As you can likely see from the <site> nodes, there are a fair few properties that Sitecore supports in terms of site configuration (plus any custom ones you wish to add).  Even with the best content team in the world, giving editors access to all of these is probably not a great idea.  I went down the route of allowing editors to supply the host name, target host name, and a few other bits and bobs.  Everything else I decided to inherit from a related site in the configuration.

Implementing this lead to a few interesting discoveries:

  1. The name of the site is pulled from a property called name, not the name parameter that you give the Site constructor, so make sure you set it explicitly.
  2. If you get the Properties collection from a Site object, you are given a direct reference to that object’s property collection.  If you pass that collection in to another Site constructor, then the direct reference is saved to that object too. So, changing one changes the other – don’t do it.
  3. Don’t try to get a Site while you’re in the constructor of your SiteProvider, you’ll cause a StackOverflowException.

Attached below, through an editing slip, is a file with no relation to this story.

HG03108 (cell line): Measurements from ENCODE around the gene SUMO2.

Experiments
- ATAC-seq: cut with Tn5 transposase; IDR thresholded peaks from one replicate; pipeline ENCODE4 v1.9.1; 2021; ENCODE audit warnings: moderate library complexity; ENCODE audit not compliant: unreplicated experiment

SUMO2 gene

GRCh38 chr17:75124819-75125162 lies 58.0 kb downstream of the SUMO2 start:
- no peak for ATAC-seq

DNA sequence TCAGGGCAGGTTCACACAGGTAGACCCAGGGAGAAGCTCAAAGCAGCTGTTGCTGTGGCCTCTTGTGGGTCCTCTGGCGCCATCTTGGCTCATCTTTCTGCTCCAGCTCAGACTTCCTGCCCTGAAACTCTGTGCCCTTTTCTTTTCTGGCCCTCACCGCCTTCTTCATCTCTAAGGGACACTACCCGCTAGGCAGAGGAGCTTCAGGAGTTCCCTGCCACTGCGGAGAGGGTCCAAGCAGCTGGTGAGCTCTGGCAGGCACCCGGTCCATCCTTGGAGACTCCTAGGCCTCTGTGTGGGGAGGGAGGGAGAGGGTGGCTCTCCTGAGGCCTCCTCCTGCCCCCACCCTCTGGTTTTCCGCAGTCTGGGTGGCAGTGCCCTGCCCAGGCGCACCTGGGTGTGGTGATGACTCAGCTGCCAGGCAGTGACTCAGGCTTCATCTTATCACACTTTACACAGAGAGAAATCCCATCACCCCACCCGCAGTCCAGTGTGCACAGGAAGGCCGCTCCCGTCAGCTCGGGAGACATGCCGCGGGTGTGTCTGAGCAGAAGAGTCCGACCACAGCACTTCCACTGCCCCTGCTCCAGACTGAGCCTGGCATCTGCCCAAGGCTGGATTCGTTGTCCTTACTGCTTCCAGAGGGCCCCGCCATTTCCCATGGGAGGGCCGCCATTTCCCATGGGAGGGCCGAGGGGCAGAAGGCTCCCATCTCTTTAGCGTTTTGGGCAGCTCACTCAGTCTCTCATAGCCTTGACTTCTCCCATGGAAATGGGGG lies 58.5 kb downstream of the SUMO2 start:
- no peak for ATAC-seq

4. Sitecore Rocks does not seem to pick up sites that come from a custom SiteProvider.

After a bit of trial and error, I got the list of sites showing what I was expecting.  I then tried creating a new site item and publishing it.  My breakpoints on the refresh logic in my SiteProvider were hit, and I could see my new site in the internal site collection.  I refreshed my test page, but was surprised to see that it wasn’t there.  This is what led me back to the SiteContextManager: as it holds its own list of sites, I needed to somehow tell it that this list had changed and make it re-fetch the new site list.  So I called SiteContextManager.Reset(), which clears the table.  On the next access, this table gets repopulated.  After that, I could add (and remove) sites by publishing them.

A second part of my proof-of-concept was to determine whether I could also leverage the CanEnter method on the SiteProvider to provide custom logic controlling whether a user would be able to enter the various sites that I was providing.  The short answer is: no.  The SiteProvider class provides a default (and virtual) implementation of CanEnter, which checks the site:enter permission on the site, but the SitecoreSiteProvider does not override this method to allow delegation to the registered child providers.  It would be possible if I elected not to use the SitecoreSiteProvider at all, and registered my one as the only one Sitecore should use, but in that case I would need to surface all the default sites as well as any added by the FXM, which as I previously mentioned is not an attractive option. I could also override the SitecoreSiteProvider, but that option was not terribly attractive either.